The two groups can be very critical of each other. For example, John MacArthur, the don of the cessationist church movement, wrote a book and put on a conference called ‘Strange Fire’ that basically said charismatics are completely wrong, even that they conduct “counterfeit worship”. I’ve sat in a lot of charismatic services where those who don’t believe in the ‘gifts of the Spirit’ – as charismatic ideas of dreams, prophesies and so on are known – are said to be dry, boring, missing out, even not actually saved.
It was therefore very refreshing to listen to Premier Unbelievable’s recent debate between a cessationist – Jim Osman – and a charismatic – Tania Harris – that was notable for its good naturedness. If only all theological debates could be conducted in such a positive and agreeable manner. It was so respectful, humble and kind that I believe God must be working in both their lives, because it is rare to see.
It was also interesting to hear how much they did agree on. Osman described a real sense of God’s presence and guidance through scripture, which certainly sounds like a living faith, with Harris nodding along in agreement.
Osman warned how easily charismatics can misinterpret God’s ‘voice’ and how dangerous it is – and Harris agreed that it can be manipulated or misused, and that accountability within a church is needed.
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A lot is down to differing language. Whereas Harris says God “speaks”, Osman says the Holy Spirit “works” or “illumines” or “convicts”. But Harris’s understanding of ‘speaks’ is a lot broader than language – it is communication in any form. There seems to be at least some crossover here, where they are using different language to describe what is actually the same thing.
Yet they’re both clear that they do disagree profoundly, though they’re kind about each other’s literature on the subject. Tania Harris wrote a book entitled ‘God conversations’ while Jim Osman wrote along almost opposite lines: ‘God doesn’t whisper’.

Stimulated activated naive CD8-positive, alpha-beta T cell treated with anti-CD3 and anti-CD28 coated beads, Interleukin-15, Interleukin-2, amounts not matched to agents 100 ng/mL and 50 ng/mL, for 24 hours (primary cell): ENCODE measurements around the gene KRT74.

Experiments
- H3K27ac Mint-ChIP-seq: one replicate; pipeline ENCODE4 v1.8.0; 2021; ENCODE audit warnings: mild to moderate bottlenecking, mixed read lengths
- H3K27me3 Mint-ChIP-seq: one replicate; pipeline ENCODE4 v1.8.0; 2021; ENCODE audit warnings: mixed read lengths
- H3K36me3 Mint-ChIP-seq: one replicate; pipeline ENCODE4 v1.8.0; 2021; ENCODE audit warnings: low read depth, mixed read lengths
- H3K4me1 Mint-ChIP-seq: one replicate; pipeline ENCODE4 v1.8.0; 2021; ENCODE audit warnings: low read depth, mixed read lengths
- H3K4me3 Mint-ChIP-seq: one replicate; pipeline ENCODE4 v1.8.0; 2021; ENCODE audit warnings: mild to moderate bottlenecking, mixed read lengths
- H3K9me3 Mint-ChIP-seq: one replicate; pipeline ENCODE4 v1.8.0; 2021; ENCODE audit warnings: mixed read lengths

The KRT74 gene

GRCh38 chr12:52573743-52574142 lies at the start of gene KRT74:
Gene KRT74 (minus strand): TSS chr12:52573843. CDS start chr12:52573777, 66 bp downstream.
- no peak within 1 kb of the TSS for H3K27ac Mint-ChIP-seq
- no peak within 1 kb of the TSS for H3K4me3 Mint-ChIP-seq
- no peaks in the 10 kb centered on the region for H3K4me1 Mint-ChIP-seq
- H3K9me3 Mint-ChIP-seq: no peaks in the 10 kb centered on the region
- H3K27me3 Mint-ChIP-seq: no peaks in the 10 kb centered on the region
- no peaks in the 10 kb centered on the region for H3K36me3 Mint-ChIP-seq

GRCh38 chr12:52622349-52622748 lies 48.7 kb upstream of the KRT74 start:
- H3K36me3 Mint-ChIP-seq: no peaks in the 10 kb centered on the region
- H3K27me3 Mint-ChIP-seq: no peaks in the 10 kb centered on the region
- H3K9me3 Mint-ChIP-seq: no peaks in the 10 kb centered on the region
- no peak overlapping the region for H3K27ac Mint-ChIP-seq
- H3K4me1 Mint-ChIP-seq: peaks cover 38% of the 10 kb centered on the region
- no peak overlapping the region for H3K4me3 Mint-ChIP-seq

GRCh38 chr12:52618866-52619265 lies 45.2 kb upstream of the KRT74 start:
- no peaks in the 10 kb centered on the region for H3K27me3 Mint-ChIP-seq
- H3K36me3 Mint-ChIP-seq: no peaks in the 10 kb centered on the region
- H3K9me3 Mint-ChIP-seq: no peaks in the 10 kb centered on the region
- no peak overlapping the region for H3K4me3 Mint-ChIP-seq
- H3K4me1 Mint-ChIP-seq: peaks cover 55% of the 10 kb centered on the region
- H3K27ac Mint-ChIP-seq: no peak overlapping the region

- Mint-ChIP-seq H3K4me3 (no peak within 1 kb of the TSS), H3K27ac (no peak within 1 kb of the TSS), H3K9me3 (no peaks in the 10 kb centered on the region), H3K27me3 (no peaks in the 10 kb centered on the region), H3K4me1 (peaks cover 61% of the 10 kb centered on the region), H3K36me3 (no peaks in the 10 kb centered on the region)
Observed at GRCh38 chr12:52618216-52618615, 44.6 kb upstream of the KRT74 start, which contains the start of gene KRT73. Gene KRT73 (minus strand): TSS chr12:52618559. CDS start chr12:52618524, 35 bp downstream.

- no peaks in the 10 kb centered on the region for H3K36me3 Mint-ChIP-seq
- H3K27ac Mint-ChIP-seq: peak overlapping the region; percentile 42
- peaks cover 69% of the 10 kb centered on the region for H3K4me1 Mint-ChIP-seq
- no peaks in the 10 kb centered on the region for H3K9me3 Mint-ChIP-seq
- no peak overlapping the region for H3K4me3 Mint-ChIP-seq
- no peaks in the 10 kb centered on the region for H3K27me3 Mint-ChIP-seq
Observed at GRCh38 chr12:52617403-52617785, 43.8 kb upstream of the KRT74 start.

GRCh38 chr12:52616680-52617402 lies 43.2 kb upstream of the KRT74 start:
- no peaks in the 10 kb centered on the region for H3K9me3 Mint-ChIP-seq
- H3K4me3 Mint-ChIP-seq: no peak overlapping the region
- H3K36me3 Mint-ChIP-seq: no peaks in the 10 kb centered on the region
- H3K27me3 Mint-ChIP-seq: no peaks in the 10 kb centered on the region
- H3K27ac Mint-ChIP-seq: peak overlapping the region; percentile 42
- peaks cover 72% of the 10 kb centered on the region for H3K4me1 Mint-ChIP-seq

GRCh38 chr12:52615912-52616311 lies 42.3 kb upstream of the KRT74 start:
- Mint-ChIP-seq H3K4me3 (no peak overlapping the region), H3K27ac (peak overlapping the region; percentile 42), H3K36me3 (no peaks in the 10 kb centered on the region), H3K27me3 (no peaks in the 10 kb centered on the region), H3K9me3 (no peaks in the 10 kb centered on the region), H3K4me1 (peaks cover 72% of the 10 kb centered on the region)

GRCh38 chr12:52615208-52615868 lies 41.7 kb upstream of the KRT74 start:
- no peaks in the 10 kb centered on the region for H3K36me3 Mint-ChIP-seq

There are many other differences. Jim’s church Kootenai Church has a 1,681-word doctrinal statement, each sentence with a corresponding Bible reference. These beliefs include 6-day creationism, complementarianism (the belief that women shouldn’t lead ministries) and a literal rapture. Tania Harris’s ministry tours all the Christian networks that Jim would never attend, such as Elim and New Wine. Therefore, their differences in belief in how God communicates are more subtle than I’d have predicted.
Our relationships with God are deeply personal – and this debate has the potential to be deeply hurtful. After all, if Tania is right that God can speak to us today – Jim has a huge hole in his relationship with God. But if Jim is right, then Tania is deeply deceived and potentially dangerously so. Not many things could be more intimate than how we relate to God, nor more important than how we understand the Bible and discern truth.
Yet their discussion seems to me to be modelling what is truly evidence of Jesus’s guidance and presence – respect, kindness and helpful discussion. This seems to me to be an excellent way to go about finding the truth.
Watch Tania Harris and Jim Osman discuss this issue further on Unbelievable?
Heather Tomlinson is a freelance journalist. You can find her on twitter @HeatherTomli or through her blog http://www.heathert.org